In addition to the painful and invasive procedures, and the difficulties of tolerating multiple toxic drugs, Molahlehi experienced severe depression and social isolation. It turned out that the depression was due to his hypothyroidism, and his mood improved immediately when he was started on thyroxine replacement therapy. Molahlehi’s aunt had been taking care of him before his diagnosis of probable MDR-TB, but she abandoned him when he received his diagnosis. After some discussion between his physicians and his family, the aunt eventually took him back into her care, but she made him stay outside of the house, even after he was not contagious. Molahlehi dropped out of school; he couldn’t stand his classmates making fun of how thin he was.

But Molahlehi was strong, and stuck with his MDR-TB treatment for all 20 months until he was cured. With support from a nongovernmental organization, he began income-generating activities, including making and selling jerseys, rearing and selling rabbits, and gardening. Molahlehi has returned to school, and now supports his aunt and his cousins with his hard-earned income.

Story Collected by: Megan McLaughlin, Hind Satti, and KJ Seung (Partners In Health)

Back

The name of the child in this story has been changed to protect confidentiality.

Naleli, eight years old, was orphaned by TB. Her father had been a miner in South Africa, a population heavily affected by TB, and likely was the first one in their household in rural Lesotho to fall ill. Both Naleli’s parents died while on first-line TB treatment.

As if this wasn’t enough hardship for Naleli to face, she herself became ill. She received a course of first-line TB treatment, despite her parents’ unresponsiveness to those same medications. When doctors finally performed drug susceptibility testing for Naleli they found that she was indeed resistant to four main anti-TB drugs. She was sent to a referral clinic run by the Ministry of Health in collaboration with a nongovernmental organization. Her chest radiograph showed severe disease: the TB had affected both sides of her lungs and created a cavity.

Naleli started therapy for her MDR-TB, but her path was still paved with difficulties. She was also found to be infected with HIV. And because her HIV had been untreated, her CD4 cell count was extremely low (20 cells/mm3). Two weeks into her MDR-TB treatment, she started HIV treatment as well.

Naleli’s HIV and TB treatment required her to take multiple medications with terrible side effects. The toxic drugs affected her liver, her thyroid, and the potassium levels in her blood. They gave her a rash, and made her anemic. Fortunately, Naleli’s health care providers monitored and managed these symptoms by giving her supplements and switching regimens when necessary.

The painful effects of Naleli’s MDR-TB extended far beyond her physical health. At home, things were difficult for her. After being hospitalized for the first nine months of her treatment, Naleli, without a primary caregiver, bounced between family members’ houses and an orphanage. Taunted by other students, she could not attend school.

While Naleli’s 24 months of treatment ended with the successful cure of her MDR-TB, her story is far from a happy one. MDR-TB robbed her of both her parents. Her original doctors ignored this, placing her on ineffective therapy. When she finally did receive appropriate treatment for both her MDR-TB and her HIV, it ravaged her body for over two years. And she didn’t just suffer physically: her schoolmates ostracized her and her family abandoned her. Though cured, it is hard to imagine that Naleli, now just 10 years old, is not forever scarred by these experiences.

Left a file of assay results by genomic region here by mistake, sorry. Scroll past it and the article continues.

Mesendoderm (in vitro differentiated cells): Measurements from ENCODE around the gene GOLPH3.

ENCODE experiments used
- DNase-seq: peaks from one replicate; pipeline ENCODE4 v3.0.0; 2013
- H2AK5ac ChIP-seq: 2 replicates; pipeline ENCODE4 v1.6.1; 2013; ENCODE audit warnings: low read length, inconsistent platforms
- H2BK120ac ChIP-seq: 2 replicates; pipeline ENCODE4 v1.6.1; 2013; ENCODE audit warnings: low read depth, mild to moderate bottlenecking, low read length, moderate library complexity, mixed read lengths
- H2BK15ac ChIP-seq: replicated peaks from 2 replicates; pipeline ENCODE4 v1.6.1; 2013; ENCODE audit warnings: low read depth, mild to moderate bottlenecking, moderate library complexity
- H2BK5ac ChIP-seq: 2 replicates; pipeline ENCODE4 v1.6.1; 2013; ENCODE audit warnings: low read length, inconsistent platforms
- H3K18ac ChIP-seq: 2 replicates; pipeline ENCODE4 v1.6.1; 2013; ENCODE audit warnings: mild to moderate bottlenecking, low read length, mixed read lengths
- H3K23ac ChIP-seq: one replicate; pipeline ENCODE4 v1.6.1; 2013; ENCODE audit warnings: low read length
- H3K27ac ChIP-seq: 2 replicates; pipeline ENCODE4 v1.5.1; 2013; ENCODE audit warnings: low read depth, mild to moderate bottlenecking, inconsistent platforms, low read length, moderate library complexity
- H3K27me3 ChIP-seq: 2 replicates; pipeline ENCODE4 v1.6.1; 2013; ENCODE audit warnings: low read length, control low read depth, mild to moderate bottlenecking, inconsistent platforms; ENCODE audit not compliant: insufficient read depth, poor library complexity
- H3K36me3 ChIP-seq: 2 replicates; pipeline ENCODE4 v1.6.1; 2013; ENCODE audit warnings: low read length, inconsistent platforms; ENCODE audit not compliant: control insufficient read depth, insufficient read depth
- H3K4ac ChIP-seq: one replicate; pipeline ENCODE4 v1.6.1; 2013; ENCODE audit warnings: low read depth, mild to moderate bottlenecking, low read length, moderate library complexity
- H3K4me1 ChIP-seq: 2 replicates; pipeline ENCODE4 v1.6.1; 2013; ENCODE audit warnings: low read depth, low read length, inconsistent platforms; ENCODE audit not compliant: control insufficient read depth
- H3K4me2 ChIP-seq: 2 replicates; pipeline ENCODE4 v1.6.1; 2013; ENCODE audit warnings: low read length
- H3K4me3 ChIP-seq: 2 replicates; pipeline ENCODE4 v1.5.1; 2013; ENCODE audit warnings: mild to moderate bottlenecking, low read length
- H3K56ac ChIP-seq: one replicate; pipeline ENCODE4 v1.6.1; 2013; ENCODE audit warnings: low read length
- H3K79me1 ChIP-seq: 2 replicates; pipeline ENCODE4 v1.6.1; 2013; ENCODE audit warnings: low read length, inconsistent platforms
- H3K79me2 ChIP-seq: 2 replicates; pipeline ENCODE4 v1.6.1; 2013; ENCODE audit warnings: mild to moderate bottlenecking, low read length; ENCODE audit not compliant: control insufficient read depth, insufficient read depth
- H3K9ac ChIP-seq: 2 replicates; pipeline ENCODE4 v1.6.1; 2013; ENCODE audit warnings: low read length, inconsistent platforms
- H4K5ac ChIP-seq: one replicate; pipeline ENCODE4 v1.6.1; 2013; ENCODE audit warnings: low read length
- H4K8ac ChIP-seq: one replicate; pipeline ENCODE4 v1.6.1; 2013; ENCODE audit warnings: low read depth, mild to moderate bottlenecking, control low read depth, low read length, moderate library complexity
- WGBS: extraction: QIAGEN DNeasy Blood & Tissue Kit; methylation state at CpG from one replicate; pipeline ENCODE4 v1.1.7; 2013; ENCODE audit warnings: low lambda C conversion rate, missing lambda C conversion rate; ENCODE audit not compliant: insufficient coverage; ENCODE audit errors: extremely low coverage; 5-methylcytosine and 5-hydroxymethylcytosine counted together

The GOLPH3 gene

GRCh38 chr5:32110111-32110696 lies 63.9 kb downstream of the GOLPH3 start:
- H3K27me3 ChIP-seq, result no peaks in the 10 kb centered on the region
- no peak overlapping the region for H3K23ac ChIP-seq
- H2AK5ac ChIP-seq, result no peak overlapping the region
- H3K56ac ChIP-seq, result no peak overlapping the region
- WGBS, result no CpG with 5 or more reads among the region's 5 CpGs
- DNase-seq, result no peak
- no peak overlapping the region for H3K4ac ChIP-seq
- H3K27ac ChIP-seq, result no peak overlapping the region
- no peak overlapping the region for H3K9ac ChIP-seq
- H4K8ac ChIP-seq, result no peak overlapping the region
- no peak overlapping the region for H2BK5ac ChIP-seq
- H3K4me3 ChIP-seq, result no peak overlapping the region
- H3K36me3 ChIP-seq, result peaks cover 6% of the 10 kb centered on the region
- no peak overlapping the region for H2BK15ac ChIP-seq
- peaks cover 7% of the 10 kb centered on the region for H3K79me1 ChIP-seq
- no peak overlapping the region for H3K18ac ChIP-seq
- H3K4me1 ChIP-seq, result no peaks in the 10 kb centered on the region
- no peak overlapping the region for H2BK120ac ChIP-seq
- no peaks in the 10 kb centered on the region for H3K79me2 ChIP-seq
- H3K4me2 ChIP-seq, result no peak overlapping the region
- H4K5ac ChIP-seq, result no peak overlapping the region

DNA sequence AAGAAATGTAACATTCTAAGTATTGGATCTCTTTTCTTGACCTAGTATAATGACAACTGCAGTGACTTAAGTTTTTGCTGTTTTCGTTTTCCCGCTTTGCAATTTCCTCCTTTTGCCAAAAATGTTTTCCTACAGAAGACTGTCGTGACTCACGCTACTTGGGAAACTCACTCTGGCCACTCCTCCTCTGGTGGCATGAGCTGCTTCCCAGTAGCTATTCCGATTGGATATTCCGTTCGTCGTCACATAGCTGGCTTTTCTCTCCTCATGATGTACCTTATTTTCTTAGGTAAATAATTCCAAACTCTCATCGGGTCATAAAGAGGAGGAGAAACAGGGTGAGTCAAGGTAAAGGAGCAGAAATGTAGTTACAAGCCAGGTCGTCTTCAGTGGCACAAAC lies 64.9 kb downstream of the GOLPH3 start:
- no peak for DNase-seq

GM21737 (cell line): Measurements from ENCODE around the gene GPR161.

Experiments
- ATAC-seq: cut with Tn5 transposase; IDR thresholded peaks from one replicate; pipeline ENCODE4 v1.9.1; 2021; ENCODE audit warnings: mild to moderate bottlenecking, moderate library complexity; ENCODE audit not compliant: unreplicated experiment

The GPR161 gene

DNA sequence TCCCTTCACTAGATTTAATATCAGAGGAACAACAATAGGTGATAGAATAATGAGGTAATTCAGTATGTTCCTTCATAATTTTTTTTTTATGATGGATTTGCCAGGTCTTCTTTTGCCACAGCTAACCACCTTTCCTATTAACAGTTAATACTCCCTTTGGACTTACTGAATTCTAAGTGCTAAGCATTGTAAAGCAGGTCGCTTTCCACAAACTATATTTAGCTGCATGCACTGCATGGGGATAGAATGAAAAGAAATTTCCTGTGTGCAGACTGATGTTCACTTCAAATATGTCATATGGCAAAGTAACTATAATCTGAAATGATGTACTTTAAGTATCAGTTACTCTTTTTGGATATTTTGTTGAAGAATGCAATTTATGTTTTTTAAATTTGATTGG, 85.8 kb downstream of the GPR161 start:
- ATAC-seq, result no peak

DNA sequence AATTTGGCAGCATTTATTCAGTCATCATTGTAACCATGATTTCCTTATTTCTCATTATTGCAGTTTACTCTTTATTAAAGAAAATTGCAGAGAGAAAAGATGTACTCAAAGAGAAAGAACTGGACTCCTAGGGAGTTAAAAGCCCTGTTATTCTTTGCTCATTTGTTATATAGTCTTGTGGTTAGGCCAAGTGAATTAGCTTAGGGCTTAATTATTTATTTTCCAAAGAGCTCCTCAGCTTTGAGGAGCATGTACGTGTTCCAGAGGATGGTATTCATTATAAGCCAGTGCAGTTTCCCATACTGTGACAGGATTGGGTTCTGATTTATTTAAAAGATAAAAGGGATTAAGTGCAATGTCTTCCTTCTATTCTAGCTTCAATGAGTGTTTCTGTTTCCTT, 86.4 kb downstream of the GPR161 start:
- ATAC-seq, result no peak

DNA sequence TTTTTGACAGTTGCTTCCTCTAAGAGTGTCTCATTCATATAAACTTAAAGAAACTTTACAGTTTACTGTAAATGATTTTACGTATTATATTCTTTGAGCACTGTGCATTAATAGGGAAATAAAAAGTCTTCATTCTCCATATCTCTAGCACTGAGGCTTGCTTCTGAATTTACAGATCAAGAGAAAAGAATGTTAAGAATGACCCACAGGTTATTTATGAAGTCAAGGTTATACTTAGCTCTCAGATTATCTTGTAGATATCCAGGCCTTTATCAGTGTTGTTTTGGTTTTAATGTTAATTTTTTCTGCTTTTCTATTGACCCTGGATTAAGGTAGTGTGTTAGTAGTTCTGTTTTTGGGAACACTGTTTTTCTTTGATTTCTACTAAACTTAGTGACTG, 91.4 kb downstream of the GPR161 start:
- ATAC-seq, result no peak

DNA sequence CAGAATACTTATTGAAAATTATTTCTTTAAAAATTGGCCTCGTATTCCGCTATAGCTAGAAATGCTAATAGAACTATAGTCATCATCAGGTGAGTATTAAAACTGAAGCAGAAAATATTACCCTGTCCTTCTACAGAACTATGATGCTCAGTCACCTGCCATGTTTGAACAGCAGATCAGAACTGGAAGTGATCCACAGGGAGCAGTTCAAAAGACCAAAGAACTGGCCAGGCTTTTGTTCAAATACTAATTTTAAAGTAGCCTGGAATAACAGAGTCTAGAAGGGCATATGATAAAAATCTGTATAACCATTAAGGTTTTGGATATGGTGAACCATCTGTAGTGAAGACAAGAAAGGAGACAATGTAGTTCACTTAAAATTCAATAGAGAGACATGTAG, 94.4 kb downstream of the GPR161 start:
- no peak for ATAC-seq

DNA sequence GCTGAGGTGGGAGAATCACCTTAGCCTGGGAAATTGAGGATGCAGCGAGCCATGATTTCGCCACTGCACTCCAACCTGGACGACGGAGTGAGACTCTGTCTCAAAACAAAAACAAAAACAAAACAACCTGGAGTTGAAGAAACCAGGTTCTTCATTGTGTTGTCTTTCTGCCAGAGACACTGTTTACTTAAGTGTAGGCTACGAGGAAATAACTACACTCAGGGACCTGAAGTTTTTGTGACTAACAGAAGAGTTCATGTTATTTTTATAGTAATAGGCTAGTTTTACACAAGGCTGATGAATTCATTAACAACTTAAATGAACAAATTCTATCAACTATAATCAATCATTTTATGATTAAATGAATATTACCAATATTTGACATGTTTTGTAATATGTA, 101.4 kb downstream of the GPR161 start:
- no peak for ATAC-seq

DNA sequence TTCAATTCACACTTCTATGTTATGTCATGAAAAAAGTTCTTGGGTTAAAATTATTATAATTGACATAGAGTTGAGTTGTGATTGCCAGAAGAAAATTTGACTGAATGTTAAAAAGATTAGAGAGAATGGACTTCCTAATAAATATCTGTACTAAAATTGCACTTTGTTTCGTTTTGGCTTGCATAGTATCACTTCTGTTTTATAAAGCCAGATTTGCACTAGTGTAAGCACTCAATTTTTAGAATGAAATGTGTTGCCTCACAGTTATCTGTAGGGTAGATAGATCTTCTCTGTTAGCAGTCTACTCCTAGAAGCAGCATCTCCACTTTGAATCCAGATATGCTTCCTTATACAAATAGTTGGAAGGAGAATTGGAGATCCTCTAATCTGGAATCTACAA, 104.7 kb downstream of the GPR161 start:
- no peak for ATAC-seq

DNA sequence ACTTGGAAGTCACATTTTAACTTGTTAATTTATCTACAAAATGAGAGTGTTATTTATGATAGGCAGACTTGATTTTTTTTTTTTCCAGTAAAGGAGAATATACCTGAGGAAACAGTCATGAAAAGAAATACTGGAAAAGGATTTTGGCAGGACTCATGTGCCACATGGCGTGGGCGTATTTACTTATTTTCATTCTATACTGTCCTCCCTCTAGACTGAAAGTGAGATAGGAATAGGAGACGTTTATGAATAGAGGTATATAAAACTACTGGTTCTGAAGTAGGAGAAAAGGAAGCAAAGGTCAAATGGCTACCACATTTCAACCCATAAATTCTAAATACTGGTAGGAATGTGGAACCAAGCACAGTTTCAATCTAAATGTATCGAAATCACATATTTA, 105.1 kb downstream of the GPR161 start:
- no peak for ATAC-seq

Story Collected by: Megan McLaughlin, Hind Satti, and KJ Seung (Partners In Health)

Back

The name of the child in this story has been changed to protect confidentiality.

Maleshoane was considered a burden and abandoned by her mother at the Queen Elizabeth II public hospital in Maseru, Lesotho. Weighing just 55 pounds, with a collapsed lung, 13-year-old Maleshoane had been on ineffective treatment for tuberculosis for almost four years. Partners in Health learned of her case, and brought her to the national multi-drug resistant TB (MDR-TB) program.

Given Maleshoane’s numerous failed previous treatment courses, and her close contact with an MDR-TB suspect, her clinicians started her immediately on empiric treatment for MDR-TB. Partners in Health staff also counseled Maleshoane’s mother, who eventually took her back after two months of her MDR-TB treatment in the hospital. Six months into her MDR-TB treatment, her drug susceptibility testing results confirmed that Maleshoane did indeed have MDR-TB (resistant to three first-line drugs).

Maleshoane was eventually cured, but it took over two years of MDR-TB treatment. During this time, she experienced many serious adverse effects of treatment, including potassium deficiency, hypothyroidism, hearing loss and nerve damage. She also nearly lost her left lung to extensive fibrosis.

Maleshoane, now 15 and healthy, is a living testament to the need for more aggressive diagnostic efforts and empiric treatment for children with TB who are not cured by a first-line regimen. Maleshoane’s original doctors likely exacerbated her drug-resistance and took years away from her by subjecting her to multiple ineffective regimens with one new drug added at a time. Additionally, her initial abandonment by her mother, and their subsequent reunion, demonstrate the benefits of intensive counseling for caregivers of pediatric MDR-TB cases.

Story Collected by: Megan McLaughlin, Hind Satti, and KJ Seung (Partners In Health)

Back

%d bloggers like this: